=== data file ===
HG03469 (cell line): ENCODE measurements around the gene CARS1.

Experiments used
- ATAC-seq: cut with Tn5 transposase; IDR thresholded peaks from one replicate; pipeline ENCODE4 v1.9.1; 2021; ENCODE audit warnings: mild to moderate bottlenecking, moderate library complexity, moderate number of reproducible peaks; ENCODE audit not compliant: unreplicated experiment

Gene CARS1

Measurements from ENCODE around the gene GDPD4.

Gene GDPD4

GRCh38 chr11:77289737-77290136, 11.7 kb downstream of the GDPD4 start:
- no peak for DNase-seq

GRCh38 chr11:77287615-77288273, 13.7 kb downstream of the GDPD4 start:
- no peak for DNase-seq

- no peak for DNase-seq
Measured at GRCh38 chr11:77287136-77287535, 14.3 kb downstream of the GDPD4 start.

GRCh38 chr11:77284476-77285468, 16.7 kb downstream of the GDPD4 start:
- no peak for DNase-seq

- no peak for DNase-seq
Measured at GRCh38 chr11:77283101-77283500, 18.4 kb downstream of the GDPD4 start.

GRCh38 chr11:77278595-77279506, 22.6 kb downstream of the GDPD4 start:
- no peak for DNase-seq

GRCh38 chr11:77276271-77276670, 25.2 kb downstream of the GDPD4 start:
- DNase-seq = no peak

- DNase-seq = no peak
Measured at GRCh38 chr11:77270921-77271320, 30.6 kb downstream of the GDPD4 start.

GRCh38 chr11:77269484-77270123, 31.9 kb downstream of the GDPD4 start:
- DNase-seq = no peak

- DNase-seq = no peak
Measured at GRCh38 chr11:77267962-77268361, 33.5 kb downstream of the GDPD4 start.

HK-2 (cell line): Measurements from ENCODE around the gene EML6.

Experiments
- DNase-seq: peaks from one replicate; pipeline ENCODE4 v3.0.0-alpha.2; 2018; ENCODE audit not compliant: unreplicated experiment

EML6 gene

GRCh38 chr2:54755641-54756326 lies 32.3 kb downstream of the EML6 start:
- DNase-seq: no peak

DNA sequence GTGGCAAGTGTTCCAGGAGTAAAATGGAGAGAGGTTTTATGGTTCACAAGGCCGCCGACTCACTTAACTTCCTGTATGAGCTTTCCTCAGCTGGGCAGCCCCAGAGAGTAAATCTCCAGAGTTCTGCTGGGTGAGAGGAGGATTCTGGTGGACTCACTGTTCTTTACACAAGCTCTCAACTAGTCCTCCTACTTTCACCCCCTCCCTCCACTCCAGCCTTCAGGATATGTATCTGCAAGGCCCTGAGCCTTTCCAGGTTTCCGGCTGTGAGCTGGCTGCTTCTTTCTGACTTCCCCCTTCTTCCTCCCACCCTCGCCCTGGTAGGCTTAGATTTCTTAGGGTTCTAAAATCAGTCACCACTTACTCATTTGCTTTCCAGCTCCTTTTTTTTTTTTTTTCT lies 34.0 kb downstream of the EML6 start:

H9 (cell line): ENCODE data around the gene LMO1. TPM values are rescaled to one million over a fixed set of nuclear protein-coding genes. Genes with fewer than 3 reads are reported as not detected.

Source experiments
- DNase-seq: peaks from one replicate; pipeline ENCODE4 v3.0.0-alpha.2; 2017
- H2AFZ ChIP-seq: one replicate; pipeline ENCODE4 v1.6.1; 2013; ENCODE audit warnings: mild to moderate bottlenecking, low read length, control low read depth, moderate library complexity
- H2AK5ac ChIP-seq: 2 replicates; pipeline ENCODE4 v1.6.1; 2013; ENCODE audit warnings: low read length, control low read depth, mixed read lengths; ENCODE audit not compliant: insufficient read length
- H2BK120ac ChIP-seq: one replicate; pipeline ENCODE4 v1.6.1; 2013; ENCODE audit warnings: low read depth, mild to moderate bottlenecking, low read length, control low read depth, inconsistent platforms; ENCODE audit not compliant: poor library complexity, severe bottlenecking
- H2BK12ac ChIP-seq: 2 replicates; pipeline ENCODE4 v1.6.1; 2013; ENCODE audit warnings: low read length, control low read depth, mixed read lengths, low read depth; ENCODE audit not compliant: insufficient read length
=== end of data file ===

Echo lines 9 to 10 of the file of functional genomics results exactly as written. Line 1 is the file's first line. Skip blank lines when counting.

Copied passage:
GRCh38 chr11:77287615-77288273, 13.7 kb downstream of the GDPD4 start:
- no peak for DNase-seq